From the New York Philharmonic to the Grammys, LARRY ROCK rolls into A-List contention as the man most likely to make classical music sound the way it’s supposed to: grand. Listening to the New York Philharmonic’s recording of John Adams’ On the Transmigration of Souls is an intense experience. The 25-minute co
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From the New York Philharmonic to the Grammys, LARRY ROCK rolls into A-List contention as the man most likely to make classical music sound the way it’s supposed to: grand.

Listening to the New York Philharmonic’s recording of John Adams’ On the Transmigration of Souls is an intense experience. The 25-minute composition superimposes text drawn from missing persons posters, memorials, and first-hand accounts on a large orchestra, combined with spoken names of victims, haunting solo trumpet, and pre-recorded sound — the overall result is decidedly powerful, evoking clear images of loss and anguish, and pushing the boundaries of “traditional” classical orchestral performance. The piece, which won the 2003 Pulitzer Prize, was commissioned by the Philharmonic to honor the victims, heroes, and survivors of the September 11 attacks.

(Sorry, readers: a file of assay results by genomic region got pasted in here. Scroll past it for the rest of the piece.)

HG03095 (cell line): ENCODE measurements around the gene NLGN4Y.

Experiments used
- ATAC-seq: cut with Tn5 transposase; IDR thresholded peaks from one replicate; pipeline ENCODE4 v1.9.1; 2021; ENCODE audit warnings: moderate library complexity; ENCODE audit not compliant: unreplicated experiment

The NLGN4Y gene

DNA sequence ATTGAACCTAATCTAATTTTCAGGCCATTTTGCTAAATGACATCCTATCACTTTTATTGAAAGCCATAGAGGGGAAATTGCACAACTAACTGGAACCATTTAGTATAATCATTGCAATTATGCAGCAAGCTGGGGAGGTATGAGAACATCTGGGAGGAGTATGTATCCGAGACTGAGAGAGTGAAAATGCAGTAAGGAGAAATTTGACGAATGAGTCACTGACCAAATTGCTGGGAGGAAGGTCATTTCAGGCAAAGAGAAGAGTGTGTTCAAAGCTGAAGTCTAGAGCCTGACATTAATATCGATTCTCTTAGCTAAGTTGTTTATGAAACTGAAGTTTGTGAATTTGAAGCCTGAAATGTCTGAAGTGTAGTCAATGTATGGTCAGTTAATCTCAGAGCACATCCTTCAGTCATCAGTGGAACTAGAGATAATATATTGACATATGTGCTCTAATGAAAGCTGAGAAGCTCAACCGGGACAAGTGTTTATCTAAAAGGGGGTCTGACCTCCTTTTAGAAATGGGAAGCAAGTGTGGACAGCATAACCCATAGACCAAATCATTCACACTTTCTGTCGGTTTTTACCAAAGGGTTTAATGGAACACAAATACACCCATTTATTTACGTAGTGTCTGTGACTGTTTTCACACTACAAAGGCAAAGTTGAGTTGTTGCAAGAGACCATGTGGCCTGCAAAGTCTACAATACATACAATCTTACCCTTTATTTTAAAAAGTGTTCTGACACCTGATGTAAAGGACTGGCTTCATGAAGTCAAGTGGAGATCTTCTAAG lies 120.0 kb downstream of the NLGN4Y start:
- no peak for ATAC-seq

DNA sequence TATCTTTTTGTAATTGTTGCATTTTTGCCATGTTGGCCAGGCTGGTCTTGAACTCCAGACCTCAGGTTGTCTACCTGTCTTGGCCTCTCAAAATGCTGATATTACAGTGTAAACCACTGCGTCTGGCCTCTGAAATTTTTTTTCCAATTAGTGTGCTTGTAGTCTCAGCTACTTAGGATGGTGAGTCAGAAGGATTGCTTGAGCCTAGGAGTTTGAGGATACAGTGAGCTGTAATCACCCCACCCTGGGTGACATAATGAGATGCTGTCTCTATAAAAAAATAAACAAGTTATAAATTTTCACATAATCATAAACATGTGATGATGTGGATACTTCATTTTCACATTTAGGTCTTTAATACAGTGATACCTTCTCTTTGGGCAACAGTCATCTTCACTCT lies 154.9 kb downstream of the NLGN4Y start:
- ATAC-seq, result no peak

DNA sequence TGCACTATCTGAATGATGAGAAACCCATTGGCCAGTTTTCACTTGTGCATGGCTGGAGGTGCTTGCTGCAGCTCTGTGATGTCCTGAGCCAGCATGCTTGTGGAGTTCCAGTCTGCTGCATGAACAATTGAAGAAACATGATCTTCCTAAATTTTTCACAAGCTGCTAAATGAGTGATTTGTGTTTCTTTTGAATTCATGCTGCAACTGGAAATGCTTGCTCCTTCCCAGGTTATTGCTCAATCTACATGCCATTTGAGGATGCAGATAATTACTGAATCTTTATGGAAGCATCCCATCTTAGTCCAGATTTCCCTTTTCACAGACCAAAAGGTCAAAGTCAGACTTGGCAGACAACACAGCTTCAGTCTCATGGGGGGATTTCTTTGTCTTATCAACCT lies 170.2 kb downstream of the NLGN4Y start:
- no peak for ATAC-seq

And in addition to capturing Best Orchestral Performance (for the New York Philharmonic) and Best Classical Contemporary Composition (for composer John Adams) awards at the 2005 Grammys, the recording of the live performance won the Best Classical Album Grammy for John Adams and New York Philharmonic Audio Director Larry Rock, who engineered the recording and co-produced with Adams.